4. Debt swaps in which creditors relieve debtor nations of financial obligations in return for debtor governments’ paying an equivalent amount in local currency into charitable endowments;
  5. De-mutualization—the sale or conversion of quasi-public, nonprofit, or cooperative institutions into for-profit enterprises;
  6. Stolen assets resulting from bribes or corruption;
  7. Legal penalties levied by governments for corporate malfeasance;
  8. Stranded or dormant assets in accounts without legitimate claimants; and
  9. Proceeds from broadband auction sales or from set-asides of free broadband licenses for priority uses.


By vesting these resources in foundations, PtP offers a way to ensure that a nation’s people receive some direct benefits from such transactions that transform public assets into private hands. This case study is one of a number of products examining the over 630 charitable foundations around the world that have been discovered to have emerged from such privatization-type transactions, broadly conceived.

Properly designed and executed, PtP can revolutionize the charitable landscape of countries while transforming privatization into a “win-win” process for citizens, governments, and investors alike. It is to call attention to this possibility and promote its application that the PtP Project is dedicated, as detailed in Philanthropication thru Privatization: Building Permanent Endowments for the Common Good.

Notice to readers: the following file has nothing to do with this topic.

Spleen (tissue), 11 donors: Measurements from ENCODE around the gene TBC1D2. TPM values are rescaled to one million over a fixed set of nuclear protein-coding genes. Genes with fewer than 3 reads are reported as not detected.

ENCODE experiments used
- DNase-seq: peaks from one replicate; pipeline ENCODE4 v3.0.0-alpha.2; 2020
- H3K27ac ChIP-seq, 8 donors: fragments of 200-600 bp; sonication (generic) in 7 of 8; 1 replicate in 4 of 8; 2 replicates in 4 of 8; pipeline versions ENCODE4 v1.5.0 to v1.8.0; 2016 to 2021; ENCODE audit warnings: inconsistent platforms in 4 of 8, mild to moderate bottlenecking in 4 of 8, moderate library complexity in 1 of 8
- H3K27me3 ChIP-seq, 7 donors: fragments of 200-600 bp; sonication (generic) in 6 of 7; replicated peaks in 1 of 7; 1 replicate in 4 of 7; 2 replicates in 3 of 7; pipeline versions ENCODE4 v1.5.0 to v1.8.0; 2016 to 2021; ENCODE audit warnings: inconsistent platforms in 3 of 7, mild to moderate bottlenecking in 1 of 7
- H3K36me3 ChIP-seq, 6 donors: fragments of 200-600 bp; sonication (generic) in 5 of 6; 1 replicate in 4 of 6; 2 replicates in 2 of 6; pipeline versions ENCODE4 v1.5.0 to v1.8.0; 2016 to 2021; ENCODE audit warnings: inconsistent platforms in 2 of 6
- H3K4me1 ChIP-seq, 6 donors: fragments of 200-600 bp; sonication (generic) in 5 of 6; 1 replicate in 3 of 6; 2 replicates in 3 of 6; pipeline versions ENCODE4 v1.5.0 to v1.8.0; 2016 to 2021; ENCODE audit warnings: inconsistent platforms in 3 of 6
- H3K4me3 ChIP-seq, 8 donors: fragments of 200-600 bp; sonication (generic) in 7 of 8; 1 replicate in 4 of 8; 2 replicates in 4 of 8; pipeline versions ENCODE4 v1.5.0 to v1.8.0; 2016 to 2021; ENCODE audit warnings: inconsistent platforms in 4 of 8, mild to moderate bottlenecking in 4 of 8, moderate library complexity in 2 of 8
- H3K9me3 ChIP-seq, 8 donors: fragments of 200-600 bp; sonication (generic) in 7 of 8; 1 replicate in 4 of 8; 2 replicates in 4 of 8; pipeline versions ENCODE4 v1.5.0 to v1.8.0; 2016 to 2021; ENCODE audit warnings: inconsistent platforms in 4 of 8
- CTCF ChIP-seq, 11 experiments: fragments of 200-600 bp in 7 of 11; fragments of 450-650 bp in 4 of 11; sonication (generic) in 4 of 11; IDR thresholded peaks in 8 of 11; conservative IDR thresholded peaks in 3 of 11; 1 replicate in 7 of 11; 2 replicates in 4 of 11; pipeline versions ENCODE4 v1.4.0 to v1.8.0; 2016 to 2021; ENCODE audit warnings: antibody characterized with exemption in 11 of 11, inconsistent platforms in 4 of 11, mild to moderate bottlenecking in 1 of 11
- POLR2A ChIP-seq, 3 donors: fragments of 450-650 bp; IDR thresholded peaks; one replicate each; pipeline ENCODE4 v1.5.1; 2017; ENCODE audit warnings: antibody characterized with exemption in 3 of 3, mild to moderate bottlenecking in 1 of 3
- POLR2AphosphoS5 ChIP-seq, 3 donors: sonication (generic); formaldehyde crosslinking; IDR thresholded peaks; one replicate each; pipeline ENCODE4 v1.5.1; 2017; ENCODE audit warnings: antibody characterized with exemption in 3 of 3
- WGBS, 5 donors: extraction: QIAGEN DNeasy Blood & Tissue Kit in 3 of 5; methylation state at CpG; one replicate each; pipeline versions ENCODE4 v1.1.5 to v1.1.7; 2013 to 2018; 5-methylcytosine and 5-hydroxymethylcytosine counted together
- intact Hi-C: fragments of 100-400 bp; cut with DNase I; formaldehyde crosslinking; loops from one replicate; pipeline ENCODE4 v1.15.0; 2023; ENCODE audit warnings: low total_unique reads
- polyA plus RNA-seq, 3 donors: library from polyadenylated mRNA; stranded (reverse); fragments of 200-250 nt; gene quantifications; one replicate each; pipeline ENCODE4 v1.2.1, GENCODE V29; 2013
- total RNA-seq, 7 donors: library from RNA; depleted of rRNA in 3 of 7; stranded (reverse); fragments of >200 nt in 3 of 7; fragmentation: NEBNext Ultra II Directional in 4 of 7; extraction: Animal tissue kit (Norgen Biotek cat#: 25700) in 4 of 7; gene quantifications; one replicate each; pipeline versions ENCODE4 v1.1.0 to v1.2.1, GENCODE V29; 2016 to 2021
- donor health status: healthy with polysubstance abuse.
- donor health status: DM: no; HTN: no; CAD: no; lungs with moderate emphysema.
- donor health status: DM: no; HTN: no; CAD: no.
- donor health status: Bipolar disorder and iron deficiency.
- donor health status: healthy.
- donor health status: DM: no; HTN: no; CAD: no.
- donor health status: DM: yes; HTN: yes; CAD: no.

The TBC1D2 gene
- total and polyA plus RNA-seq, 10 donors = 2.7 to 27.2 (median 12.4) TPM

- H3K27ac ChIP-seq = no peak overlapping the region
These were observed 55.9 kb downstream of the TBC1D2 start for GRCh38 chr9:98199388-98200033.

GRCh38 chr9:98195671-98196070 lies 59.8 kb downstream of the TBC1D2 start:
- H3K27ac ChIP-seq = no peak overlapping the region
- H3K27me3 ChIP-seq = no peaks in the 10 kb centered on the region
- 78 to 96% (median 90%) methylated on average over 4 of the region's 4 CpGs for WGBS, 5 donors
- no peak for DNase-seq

Click here to download “Spain’s ‘la Caixa’ Banking Foundation: A Global PtP model”


Visit the PtP Project website to learn more about the PtP concept



About the PtP Projectemail
The Philanthropication thru Privatization (PtP) Project seeks to promote an option for the creation of independent charitable foundations around the world by capturing all or a portion of an assortment of “privatization” transactions involving the transformation of publicly-owned or -controlled assets into private wealth. The PtP Project is directed by Dr. Lester M. Salamon, a professor at the Johns Hopkins University and director of the 
Johns Hopkins Center for Civil Society Studies (CCSS). Administrative and technical support for the Project is provided by the East-West Management Institute (EWMI) with generous support from the Volkswagen, Charles Stewart Mott, and King Baudouin foundations as well as eight Italian foundations of banking origin through their Association of Italian Foundations and Savings Banks (ACRI). Support for the case study presented here was provided by “la Caixa” Banking Foundation. For more information about the PtP Project, visit

Chelsea Newhouse

View posts by Chelsea Newhouse
Chelsea Newhouse served as the Center's Communications Manager and managed the Nonprofit Economic Data and Philanthropication thru Privatization Projects. Prior to joining the Center in 2008, she worked for the Johns Hopkins University Department of Molecular Biology & Genetics, the Baltimore Sun, and as a community organizer for Clean Water Action and the Democratic National Committee. She holds a degree in Philosophy from the University of Virginia. Following the Center's closing, Chelsea now serves as Project Manager at the East-West Management Institute, where she continues to work on the Philanthropication thru Privatization Project and other civil society development initiatives around the world. Chelsea can be reached at